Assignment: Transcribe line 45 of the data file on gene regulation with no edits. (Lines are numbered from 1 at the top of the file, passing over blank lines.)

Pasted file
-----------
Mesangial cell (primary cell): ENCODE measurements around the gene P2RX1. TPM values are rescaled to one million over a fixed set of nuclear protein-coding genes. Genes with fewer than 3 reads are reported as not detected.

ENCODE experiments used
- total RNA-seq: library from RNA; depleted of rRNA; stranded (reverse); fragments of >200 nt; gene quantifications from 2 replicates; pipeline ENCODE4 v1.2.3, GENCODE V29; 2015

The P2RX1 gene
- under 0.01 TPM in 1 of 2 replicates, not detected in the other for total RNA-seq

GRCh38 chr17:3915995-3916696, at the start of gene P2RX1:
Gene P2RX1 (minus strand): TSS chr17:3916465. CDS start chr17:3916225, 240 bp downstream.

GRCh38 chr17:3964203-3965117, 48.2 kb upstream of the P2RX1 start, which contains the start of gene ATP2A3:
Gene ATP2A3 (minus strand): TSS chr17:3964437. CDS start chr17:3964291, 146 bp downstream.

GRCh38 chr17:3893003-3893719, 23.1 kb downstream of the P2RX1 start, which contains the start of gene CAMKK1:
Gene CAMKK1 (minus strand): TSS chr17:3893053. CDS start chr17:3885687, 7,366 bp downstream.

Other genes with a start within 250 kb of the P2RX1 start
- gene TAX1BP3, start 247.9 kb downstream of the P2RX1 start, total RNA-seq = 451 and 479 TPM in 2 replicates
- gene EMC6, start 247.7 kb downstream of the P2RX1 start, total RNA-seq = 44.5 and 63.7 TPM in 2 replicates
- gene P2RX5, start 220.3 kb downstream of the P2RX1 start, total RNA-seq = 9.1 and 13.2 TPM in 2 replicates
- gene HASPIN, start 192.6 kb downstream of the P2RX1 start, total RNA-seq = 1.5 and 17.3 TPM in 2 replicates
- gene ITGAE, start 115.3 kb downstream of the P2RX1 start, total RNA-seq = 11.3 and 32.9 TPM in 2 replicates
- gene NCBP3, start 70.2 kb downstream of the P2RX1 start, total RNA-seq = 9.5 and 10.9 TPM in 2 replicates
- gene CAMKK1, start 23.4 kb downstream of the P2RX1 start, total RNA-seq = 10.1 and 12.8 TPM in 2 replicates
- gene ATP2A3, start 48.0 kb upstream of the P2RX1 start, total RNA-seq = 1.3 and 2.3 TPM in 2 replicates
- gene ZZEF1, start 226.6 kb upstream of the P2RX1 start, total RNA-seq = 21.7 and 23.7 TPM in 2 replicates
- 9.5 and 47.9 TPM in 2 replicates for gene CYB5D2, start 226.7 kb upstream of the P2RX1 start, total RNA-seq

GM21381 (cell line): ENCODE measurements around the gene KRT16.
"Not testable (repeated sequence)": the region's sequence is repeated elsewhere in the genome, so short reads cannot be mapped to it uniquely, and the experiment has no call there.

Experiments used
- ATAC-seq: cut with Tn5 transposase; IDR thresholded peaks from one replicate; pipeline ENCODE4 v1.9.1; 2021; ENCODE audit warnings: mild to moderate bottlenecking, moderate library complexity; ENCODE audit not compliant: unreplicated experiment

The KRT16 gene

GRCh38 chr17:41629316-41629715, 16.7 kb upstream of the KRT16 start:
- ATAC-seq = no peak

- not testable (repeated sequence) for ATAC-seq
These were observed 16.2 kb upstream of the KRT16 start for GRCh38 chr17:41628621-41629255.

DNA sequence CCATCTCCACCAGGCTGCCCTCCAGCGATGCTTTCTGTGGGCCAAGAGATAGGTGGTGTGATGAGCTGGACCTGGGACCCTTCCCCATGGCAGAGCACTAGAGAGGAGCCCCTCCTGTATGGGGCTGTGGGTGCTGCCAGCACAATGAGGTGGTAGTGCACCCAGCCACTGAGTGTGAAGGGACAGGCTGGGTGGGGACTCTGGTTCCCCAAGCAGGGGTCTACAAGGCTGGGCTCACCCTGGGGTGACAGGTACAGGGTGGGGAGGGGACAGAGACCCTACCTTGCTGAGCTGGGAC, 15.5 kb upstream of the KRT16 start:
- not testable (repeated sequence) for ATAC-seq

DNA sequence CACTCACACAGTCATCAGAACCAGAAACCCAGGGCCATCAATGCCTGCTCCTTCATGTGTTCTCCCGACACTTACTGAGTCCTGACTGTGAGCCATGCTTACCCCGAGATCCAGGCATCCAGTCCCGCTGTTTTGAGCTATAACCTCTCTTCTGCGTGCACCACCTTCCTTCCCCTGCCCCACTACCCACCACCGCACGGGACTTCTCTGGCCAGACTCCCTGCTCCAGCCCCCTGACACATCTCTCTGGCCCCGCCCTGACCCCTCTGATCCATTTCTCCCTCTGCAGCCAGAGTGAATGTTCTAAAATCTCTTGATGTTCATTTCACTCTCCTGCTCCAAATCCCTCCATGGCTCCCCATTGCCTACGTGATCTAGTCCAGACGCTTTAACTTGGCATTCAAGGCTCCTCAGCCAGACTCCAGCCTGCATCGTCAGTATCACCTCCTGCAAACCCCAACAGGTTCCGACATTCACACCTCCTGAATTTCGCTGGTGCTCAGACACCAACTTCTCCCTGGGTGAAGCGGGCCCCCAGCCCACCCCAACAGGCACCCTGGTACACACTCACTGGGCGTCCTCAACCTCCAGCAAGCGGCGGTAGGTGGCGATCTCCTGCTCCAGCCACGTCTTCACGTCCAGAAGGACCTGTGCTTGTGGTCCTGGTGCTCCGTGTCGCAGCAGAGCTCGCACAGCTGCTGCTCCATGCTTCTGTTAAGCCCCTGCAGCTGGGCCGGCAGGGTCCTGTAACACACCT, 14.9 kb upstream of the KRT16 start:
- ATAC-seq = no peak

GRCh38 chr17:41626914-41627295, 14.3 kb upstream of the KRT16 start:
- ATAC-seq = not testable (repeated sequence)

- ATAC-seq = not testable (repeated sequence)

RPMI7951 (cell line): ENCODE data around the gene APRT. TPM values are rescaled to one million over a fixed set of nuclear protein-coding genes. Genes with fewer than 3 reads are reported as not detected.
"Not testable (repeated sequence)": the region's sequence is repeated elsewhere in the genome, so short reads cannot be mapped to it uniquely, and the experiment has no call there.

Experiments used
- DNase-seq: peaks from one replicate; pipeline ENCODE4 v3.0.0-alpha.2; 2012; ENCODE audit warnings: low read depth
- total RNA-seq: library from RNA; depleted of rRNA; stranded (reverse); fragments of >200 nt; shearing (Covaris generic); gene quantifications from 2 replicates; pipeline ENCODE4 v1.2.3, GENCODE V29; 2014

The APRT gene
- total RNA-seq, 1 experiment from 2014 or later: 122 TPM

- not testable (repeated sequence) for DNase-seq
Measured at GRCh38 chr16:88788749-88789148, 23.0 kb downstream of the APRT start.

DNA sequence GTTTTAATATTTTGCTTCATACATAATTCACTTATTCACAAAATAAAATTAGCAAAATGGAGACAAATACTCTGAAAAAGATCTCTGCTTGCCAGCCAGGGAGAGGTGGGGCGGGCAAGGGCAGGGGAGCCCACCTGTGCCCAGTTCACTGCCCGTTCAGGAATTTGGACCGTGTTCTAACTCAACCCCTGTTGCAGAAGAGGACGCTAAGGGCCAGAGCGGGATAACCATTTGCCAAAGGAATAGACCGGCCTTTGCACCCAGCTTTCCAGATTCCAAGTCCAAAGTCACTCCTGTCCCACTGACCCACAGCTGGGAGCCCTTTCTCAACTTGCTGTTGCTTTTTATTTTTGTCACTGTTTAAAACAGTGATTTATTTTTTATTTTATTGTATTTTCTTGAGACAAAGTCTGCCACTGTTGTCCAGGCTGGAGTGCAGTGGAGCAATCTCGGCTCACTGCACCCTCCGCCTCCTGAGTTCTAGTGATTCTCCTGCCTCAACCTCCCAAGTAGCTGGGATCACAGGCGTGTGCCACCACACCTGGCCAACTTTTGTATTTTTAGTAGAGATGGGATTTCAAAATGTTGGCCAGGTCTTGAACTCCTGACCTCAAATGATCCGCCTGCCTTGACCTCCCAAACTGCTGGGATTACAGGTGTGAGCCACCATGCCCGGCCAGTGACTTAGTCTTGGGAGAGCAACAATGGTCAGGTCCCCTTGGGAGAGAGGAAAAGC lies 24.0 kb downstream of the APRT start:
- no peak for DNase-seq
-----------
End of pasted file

- total RNA-seq, 1 experiment from 2014 or later: 122 TPM